J.R. Konieczny is a better basketball player, but not there yet, maybe not this year
SOUTH BEND — As summer school ended and members of the Notre Dame men’s basketball team scattered for a few weeks before the start of fall semester, sophomore swingman J.R. Konieczny was offered advice by the coaching staff in the simplest and most supportive of terms.
Not in a pack your (stuff) and find another program where you could squeeze out some minutes kind of way. No, the former South Bend Saint Joseph High School standout who could do as he pleased during his prep senior season remains part of the Irish plans. The coaches didn’t want him to go for good.
Rather, they encouraged Konieczny to consider spending a week in August on a foreign tour as part of the USA East Coast (formerly the East Coast All-Stars), a collection of current college players who see Europe for a week while playing three games against high level/professional teams. Plenty of Irish have made the annual excursion. Jack Cooley did. So did Juwan Durham and Tom Knight. And Scott Martin and Rex Pflueger. Current super senior Dane Goodwin also toured with East Coast.
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When the idea was floated to Konieczny, he was immediately intrigued. He could’ve spent the rest of the summer resting a high-ankle sprain while working on his game back home in nearby Granger at the Barn (if you know, you know). Konieczny wanted something more. He wanted to compete. First, for two days in New York City in training camp and then for a week in Barcelona.
“I was 100 percent in when they told me,” Konieczny said. “I was like, that sounds like a great opportunity. I was definitely interested in that. I was on board.”
On board, then aboard a flight to Spain in early August to do something that Konieczny didn’t much do during his freshman season — get some real-game minutes.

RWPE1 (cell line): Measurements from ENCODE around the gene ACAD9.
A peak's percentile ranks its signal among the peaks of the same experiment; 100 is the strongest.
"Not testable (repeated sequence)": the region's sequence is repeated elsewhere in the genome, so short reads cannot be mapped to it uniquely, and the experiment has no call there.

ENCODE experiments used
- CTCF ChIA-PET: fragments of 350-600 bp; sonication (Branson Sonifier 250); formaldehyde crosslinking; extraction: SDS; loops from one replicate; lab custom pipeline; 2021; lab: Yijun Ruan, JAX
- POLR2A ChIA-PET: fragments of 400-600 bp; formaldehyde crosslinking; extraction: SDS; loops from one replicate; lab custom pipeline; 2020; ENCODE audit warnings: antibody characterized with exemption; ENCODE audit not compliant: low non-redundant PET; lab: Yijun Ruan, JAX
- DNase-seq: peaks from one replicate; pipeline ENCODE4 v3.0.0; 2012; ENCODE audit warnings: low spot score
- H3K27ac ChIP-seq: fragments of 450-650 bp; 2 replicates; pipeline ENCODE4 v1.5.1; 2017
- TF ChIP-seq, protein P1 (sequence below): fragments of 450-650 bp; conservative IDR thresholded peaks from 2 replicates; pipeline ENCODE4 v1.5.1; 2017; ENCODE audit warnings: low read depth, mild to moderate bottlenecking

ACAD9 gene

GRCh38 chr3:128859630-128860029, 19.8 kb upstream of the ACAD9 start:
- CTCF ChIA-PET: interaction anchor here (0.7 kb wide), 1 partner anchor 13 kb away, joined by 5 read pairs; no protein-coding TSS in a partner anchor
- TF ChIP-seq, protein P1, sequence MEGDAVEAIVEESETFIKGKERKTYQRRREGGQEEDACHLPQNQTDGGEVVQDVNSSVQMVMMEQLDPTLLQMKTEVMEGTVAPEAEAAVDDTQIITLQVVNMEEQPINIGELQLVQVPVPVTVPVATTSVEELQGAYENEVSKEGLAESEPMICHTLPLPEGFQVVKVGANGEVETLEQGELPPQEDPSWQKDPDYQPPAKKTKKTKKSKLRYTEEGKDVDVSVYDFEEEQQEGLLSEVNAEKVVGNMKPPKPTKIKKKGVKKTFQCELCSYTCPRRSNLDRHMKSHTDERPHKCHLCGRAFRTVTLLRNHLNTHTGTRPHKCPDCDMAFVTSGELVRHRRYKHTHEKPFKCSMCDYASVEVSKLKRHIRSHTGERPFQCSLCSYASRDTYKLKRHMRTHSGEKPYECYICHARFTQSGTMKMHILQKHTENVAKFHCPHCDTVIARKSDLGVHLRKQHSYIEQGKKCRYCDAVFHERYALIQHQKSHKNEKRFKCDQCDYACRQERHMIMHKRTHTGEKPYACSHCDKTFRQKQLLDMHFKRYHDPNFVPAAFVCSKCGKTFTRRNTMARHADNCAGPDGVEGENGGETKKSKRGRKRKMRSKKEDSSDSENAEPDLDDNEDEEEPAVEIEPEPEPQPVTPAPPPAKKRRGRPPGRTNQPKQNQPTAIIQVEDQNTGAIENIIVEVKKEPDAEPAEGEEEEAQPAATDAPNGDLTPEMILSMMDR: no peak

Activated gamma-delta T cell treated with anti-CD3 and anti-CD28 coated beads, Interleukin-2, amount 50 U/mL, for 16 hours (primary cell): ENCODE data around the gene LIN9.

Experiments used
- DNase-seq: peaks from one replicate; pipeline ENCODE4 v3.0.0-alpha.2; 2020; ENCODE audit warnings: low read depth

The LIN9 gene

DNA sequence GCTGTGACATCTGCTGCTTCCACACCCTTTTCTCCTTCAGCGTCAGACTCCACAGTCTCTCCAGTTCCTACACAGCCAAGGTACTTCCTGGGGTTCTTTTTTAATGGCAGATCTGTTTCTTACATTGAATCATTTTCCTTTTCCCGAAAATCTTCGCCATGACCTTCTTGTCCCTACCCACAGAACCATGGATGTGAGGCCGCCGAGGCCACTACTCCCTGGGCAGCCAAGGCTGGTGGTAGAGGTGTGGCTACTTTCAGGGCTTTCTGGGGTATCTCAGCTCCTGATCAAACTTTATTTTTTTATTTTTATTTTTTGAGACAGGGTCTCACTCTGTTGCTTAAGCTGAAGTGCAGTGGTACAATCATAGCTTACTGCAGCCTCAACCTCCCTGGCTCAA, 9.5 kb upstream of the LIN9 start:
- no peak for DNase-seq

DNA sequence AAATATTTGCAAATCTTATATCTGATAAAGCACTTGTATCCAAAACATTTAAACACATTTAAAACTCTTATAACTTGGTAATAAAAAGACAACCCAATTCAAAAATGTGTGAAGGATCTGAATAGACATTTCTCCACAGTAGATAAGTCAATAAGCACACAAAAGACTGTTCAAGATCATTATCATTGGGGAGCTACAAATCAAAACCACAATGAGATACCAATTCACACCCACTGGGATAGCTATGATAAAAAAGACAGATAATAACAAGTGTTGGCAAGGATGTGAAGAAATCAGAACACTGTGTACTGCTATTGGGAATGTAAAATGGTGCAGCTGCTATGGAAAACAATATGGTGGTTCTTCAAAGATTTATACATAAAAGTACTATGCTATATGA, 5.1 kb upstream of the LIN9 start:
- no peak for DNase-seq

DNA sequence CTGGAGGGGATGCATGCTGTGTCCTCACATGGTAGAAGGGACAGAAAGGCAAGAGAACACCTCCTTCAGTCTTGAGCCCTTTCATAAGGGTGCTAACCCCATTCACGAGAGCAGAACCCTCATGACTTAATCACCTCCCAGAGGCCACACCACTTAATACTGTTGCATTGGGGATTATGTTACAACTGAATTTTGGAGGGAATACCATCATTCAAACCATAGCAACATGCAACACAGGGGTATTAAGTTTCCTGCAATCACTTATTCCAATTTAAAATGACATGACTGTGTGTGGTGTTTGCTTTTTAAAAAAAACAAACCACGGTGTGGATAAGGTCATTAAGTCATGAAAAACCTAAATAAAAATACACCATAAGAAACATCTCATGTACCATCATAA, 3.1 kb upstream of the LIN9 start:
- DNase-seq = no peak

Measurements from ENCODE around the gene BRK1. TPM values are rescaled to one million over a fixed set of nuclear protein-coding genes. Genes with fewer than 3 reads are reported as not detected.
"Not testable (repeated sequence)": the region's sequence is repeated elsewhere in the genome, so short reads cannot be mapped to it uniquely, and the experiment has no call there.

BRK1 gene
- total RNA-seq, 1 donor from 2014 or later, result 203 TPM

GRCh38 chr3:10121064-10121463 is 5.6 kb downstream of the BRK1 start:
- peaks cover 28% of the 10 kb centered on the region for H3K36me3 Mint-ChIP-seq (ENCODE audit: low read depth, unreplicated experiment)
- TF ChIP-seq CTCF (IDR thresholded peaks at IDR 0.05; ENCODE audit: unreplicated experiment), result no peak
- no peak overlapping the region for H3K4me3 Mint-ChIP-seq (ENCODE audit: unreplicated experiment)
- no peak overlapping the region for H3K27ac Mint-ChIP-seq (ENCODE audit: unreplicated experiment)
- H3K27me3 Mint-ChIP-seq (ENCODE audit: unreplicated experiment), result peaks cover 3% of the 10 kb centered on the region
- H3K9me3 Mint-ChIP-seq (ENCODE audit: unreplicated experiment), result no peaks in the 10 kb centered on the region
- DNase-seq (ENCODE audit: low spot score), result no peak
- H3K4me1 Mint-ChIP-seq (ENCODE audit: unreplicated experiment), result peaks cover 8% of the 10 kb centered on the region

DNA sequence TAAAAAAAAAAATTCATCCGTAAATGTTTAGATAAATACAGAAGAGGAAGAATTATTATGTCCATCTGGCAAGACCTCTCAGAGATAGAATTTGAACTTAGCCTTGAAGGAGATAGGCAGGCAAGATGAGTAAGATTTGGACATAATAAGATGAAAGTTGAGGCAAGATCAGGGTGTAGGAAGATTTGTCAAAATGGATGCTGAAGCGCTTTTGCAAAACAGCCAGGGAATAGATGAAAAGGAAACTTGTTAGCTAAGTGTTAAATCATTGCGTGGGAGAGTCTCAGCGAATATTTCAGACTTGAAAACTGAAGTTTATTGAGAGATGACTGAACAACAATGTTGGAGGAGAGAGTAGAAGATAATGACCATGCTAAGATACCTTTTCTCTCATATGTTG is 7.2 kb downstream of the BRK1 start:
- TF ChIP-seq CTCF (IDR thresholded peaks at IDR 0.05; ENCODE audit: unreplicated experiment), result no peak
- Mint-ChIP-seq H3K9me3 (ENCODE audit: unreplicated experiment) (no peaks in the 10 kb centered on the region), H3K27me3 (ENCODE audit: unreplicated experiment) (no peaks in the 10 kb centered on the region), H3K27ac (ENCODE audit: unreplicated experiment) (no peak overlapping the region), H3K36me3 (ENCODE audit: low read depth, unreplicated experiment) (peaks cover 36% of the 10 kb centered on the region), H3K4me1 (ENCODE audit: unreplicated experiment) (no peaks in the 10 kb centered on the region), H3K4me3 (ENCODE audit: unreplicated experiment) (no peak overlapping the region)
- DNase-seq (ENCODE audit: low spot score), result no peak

After seldom leaving the court as a prep senior — he averaged 28.2 points, 7.7 rebounds, 3.5 assists and 2.4 steals to earn Northern Indiana Conference most valuable player honors over a former NIC and Notre Dame guy named Blake Wesley — Konieczny seldom set foot on it last season. He logged 22 total minutes over seven games. He scored 11 points with one rebound and one assist — numbers usually good for a quarterback in high school.
Able to play more overseas, Konieczny did more. In one game, he finished with 10 points and 10 rebounds. He grabbed 10 more rebounds in another. He scored only a little (6.0 ppg over three games) but he played a lot. In the process, he also rediscovered who he is — and who he can be — at the college level.
He lost some of that identity last season while sitting and watching and waiting. That was hard. This summer, being able to break a sweat and compete, a lot felt easy.
Konieczny needed the foreign tour for myriad reasons. The high left ankle sprain suffered when he landed after grabbing a rebound and feeling something pop, cost him much of summer. He couldn’t get the ankle right, so he couldn’t much practice. Last one in July, he hobbled out from the training room into the pre-practice huddle, then watched the workout from the bench.
He needed to again feel the game in Spain. He did.
“It gave me the confidence back in my game that I needed, for sure,” Konieczny said. “It was amazing to go out there, play against professional athletes and be able to win every single game.
“It opened my eyes to the different opportunities that I have on the basketball court.”
Mainly, that he can be more than just a guard, which is what Konieczny strictly considered himself last season. He was a 6-foot-7, string-bean with zero bulk. Battling on the boards in Spain allowed Konieczny to see himself on another side of the game. He was more than a guard. He could rebound. He could defend. He could do some of the dirty-work stuff.
He could be a basketball player.